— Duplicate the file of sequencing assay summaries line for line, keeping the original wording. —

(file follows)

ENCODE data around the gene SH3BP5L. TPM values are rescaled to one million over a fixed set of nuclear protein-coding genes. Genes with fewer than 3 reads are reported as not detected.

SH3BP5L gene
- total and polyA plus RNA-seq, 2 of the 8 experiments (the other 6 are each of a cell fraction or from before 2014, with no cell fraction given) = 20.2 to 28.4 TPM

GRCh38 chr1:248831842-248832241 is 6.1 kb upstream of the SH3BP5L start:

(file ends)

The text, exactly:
ENCODE data around the gene SH3BP5L. TPM values are rescaled to one million over a fixed set of nuclear protein-coding genes. Genes with fewer than 3 reads are reported as not detected.

SH3BP5L gene
- total and polyA plus RNA-seq, 2 of the 8 experiments (the other 6 are each of a cell fraction or from before 2014, with no cell fraction given) = 20.2 to 28.4 TPM

GRCh38 chr1:248831842-248832241 is 6.1 kb upstream of the SH3BP5L start: